Apparuit iam beatitudo vestra.
“I don’t know what that means.” She sounded shy.
“It means now your blessedness appears. But really, it should be now my blessedness appears. Now that you’re here.” He pulled her closer, snaking his arm beneath her neck and down to her waist where he splayed his hand, fingers wide, at the small of her back. “For the rest of my life, I’ll dream of hearing your voice breathe my name.” 


Despite all the clichés, I actually liked the book. There is something about a storyline that is inspired by the Divine Comedy's themes of redemption, love, and forgiveness that I am a sucker for. The truth is Gabriel, whether you learn to love him or hate him, will grow on you. There is something about a man who tortures himself to Sting's Mad About You (get past the first book and you'll know what I'm talking about) when his heart is broken. He is a medievalist after all with great taste in music. Gabriel is also such an old fashion sap who'd do anything for his beloved Julianne and he does. He learned about love and marriage through his parents. Julianne and Gabriel fit like a glove. I really enjoyed Julianne sort of being portrayed as Dante. She had to love from afar before she could get close. She was inspired to study Dante by the man she fell in love with all those years ago. Gabriel is sort of her Beatrice although he doesn't die while Julianne is in exile (fyi, she wasn't exiled. This is just a reference to the Divine Comedy).

In many ways, both characters needed redemption. The title itself makes sense. From past Gabriel to present Gabriel to future, becoming a better man for Julianne and eventually himself is redemption in itself. You may personally begin recommending therapists while reading the first couple of books, but it is worth diving into the second book to see what becomes of Gabriel as a person and not just Julianne's lover. Love is a big theme too. I'm not just talking two people being in love. I'm talking about two people needing love the most and loving themselves. Julianne and Gabriel needed to be loved properly. They are both broken people. The truth is their love was custom made for each other. I'm sure Julianne would've been happy even if she and Gabriel never met. There's a possibility that Gabriel may have been stuck exactly where he was when the story began if he hadn't come across Julianne (again). I'd wish them both happiness and love even if they didn't have each other, but their love was custom made for each other. Eventually (book two and we'll get there), they (mostly Gabriel) learns about himself and loving himself. For now, it's almost as if they were hand-picked and destined to find each other. Forgiveness is the last of the themes that I enjoyed. Forgiveness wasn't just about apologizing to the other person, but apologizing and forgiving themselves. Julianne had to realize that she is not what all of the people have done to her. Her mom and Simon don't define her. Gabriel needed to forgive himself for all that he has done and thinks he's done. They must go through the brutal process of self-love and a few trials and tribulations before they can progress and go anywhere, but I'm rooting for them.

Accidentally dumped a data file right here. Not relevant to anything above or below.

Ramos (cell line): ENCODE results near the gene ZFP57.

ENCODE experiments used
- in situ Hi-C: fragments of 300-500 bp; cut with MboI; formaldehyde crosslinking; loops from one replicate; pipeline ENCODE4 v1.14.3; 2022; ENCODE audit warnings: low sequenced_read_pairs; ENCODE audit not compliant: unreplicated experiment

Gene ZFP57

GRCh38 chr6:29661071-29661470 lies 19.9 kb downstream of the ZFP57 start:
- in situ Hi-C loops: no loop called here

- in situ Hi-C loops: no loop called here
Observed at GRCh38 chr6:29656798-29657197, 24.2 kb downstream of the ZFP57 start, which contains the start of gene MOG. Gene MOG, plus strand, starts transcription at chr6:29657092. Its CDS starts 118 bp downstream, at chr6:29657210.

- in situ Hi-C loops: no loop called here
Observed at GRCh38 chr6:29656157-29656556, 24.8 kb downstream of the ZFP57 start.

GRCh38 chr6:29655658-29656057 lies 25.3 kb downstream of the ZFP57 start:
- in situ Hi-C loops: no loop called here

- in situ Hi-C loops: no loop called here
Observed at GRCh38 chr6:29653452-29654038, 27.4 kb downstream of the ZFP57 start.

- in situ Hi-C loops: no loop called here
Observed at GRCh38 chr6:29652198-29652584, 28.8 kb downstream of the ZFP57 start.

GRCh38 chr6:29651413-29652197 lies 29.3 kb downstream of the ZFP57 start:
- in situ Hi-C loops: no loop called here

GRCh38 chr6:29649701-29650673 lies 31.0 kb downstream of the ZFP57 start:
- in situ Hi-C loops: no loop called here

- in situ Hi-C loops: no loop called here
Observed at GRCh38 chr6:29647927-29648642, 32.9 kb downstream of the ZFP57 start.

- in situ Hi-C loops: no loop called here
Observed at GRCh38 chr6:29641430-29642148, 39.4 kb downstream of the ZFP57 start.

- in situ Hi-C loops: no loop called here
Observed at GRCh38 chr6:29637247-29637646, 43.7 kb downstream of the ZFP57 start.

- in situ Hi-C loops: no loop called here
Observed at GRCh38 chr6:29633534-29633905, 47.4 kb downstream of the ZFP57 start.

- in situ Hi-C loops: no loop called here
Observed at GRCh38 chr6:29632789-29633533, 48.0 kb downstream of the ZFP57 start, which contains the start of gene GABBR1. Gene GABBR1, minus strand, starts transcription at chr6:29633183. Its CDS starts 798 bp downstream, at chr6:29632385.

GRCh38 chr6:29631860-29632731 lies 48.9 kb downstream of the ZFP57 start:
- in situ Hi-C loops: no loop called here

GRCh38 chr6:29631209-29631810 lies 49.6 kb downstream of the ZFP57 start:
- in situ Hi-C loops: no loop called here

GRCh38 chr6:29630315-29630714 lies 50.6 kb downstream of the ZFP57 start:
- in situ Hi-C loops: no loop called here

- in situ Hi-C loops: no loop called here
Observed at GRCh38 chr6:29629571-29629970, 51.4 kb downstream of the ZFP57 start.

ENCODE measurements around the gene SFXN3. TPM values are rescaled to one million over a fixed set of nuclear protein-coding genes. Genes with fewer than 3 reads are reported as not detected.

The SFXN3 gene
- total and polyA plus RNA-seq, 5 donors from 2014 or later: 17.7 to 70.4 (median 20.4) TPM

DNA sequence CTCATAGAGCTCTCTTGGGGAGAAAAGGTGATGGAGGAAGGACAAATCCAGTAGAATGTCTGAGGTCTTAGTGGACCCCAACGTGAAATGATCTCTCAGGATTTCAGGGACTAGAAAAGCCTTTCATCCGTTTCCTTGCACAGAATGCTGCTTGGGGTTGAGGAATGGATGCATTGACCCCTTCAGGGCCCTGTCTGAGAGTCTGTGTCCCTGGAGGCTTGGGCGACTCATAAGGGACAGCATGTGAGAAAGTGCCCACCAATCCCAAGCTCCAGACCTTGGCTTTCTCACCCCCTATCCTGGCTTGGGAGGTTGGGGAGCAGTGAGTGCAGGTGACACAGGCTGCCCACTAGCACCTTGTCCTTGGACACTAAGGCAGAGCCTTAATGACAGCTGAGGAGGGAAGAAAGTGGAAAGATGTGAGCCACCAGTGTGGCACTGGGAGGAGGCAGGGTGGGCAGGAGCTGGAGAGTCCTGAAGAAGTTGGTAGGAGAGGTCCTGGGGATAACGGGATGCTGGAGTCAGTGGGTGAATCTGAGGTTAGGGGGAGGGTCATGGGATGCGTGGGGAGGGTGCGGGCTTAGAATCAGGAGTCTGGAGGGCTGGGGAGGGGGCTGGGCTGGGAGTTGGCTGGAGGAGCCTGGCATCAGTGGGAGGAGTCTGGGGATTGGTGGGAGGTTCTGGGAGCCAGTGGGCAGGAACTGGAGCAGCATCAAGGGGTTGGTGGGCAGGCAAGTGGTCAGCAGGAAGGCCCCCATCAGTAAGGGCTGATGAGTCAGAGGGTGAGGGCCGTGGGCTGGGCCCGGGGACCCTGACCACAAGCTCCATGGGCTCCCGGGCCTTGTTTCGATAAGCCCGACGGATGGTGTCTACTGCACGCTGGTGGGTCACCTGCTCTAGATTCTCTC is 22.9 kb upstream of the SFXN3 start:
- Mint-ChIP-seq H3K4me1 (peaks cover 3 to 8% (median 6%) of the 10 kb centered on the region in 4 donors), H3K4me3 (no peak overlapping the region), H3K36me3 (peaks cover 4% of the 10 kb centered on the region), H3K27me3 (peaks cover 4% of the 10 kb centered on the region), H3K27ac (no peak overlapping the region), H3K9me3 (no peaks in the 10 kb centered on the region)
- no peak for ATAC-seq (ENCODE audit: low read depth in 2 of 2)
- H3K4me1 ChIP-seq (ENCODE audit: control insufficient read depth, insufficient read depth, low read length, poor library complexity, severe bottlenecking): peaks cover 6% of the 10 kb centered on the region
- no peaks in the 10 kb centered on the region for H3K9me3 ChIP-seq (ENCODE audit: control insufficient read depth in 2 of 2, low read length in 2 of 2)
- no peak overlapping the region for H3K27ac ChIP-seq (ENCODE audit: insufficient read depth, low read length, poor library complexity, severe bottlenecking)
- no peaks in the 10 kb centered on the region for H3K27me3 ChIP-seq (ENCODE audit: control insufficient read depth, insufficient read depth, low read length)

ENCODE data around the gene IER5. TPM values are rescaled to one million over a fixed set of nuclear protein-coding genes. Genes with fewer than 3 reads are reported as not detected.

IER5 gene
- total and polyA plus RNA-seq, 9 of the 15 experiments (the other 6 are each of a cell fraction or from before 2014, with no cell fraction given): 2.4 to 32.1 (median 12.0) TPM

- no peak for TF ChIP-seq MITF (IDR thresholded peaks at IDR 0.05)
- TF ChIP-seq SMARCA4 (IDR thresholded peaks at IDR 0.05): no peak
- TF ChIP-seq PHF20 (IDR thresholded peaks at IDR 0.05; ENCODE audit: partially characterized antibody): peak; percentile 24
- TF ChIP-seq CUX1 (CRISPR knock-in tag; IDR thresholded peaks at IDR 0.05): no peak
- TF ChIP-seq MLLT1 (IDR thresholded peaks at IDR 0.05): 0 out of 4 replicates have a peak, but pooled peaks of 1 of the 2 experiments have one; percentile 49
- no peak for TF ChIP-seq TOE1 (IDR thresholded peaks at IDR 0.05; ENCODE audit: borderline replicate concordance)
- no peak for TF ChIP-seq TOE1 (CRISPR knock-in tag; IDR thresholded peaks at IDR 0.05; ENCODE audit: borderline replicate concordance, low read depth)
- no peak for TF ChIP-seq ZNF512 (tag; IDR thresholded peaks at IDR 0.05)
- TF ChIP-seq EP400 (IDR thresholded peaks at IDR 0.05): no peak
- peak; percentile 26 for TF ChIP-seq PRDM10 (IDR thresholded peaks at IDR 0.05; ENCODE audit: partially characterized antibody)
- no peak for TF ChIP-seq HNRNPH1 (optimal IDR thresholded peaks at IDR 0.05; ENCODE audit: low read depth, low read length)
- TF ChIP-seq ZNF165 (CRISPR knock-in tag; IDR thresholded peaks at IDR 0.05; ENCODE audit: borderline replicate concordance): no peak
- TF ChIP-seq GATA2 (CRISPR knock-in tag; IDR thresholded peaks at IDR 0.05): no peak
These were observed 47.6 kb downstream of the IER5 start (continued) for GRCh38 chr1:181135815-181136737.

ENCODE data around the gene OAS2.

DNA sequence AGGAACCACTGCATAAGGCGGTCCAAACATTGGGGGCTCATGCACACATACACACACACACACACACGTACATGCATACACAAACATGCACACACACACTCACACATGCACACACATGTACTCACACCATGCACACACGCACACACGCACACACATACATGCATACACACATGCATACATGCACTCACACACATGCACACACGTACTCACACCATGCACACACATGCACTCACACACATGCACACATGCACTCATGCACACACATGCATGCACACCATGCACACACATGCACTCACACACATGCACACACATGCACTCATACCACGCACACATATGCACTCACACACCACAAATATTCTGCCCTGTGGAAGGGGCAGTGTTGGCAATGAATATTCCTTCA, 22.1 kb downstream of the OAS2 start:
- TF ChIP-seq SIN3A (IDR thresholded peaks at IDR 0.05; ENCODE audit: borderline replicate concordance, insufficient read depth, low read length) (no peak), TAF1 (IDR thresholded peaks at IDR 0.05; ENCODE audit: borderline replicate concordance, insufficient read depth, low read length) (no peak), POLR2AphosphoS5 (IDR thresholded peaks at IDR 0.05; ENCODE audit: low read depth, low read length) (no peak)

I'm rating this book a four out of five mostly because of the way Julianne was portrayed, the level of toxicity throughout the book, and Gabriel's clichéd asshole personality. Beside that, I really enjoyed reading it individually and as a series. It's a book I've read every year since its release and I will contiue to reread as well. My last note is that this book is comapared to, marketed, and described as a book like Fifty Shades of Grey. It is far from it. Have you read this book before? What are your thoughts on it?

Comments

do you wanna know when a new post comes out?

Instagram